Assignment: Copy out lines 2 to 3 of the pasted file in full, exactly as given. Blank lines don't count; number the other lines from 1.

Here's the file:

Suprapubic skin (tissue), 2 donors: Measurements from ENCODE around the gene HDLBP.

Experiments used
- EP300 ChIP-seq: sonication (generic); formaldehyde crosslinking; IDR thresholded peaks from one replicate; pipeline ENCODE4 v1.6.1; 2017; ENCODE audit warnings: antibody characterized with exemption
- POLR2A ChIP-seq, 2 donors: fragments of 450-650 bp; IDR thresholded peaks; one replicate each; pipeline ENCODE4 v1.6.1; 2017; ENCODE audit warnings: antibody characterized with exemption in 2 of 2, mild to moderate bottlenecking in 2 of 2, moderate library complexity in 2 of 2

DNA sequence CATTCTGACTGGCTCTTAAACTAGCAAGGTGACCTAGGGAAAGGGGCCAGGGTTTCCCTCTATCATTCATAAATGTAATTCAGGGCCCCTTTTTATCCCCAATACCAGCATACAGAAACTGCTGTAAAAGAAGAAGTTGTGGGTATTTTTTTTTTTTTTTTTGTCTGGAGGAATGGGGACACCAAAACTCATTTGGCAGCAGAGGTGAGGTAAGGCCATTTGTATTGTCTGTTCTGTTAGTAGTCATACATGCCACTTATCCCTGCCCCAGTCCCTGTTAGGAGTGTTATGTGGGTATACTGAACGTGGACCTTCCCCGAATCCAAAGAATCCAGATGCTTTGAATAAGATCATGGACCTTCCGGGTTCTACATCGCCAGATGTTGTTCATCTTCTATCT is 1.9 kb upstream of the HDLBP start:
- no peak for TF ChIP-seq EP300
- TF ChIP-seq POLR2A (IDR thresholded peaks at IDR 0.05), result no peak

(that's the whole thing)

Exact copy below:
Experiments used
- EP300 ChIP-seq: sonication (generic); formaldehyde crosslinking; IDR thresholded peaks from one replicate; pipeline ENCODE4 v1.6.1; 2017; ENCODE audit warnings: antibody characterized with exemption